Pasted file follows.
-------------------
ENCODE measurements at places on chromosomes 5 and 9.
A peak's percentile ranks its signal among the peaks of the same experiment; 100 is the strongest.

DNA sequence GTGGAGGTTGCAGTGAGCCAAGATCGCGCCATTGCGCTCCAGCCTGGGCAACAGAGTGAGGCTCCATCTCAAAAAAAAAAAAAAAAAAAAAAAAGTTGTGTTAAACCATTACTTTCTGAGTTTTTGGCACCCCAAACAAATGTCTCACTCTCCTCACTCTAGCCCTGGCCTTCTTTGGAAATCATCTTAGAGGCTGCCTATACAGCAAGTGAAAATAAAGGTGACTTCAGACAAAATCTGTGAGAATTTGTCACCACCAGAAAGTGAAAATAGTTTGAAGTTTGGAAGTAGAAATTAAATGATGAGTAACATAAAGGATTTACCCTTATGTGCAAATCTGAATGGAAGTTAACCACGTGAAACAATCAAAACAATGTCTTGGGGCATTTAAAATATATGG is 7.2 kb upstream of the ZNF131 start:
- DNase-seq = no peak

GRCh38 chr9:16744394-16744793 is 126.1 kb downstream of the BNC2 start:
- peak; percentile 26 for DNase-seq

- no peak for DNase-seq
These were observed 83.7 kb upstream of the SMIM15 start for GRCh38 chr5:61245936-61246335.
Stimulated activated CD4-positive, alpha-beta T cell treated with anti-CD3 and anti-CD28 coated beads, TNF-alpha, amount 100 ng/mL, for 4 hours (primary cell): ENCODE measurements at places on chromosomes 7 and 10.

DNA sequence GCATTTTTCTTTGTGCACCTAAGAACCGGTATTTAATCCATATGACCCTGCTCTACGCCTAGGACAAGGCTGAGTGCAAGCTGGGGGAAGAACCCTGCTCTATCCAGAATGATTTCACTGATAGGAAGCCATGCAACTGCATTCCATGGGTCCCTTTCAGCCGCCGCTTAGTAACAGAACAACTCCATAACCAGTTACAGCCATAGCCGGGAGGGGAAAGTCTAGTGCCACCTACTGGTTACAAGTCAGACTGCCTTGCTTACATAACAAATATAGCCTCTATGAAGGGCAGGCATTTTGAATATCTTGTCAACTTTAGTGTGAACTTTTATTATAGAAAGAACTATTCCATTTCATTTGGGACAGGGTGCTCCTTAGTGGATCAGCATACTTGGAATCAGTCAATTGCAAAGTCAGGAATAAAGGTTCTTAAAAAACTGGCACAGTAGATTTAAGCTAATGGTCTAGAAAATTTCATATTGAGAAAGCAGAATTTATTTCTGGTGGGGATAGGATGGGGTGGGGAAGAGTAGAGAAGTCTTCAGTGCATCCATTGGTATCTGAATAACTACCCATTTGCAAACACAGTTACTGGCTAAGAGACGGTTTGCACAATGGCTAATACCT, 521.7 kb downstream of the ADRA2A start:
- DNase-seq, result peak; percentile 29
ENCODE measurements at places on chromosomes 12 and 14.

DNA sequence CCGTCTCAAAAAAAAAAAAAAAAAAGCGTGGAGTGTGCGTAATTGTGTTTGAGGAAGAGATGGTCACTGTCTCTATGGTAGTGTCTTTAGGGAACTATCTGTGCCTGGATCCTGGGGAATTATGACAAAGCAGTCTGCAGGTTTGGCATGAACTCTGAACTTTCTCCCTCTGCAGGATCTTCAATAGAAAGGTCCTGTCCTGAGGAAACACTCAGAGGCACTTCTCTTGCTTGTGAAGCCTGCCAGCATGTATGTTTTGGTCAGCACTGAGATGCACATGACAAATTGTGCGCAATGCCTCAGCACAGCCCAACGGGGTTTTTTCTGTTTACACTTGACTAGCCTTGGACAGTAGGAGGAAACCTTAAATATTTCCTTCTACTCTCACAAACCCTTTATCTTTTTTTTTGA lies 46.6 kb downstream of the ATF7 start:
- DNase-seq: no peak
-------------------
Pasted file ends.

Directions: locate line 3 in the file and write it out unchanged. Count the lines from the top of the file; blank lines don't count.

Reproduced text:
DNA sequence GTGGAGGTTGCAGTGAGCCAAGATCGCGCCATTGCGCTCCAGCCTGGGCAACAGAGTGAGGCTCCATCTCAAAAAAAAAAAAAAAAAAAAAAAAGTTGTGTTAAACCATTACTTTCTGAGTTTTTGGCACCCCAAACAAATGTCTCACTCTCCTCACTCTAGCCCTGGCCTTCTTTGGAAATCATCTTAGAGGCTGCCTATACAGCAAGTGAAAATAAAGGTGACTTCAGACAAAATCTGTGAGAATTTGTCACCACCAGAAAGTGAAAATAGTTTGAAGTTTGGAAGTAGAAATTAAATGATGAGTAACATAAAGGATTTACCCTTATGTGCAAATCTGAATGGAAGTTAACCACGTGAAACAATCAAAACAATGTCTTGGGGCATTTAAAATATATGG is 7.2 kb upstream of the ZNF131 start: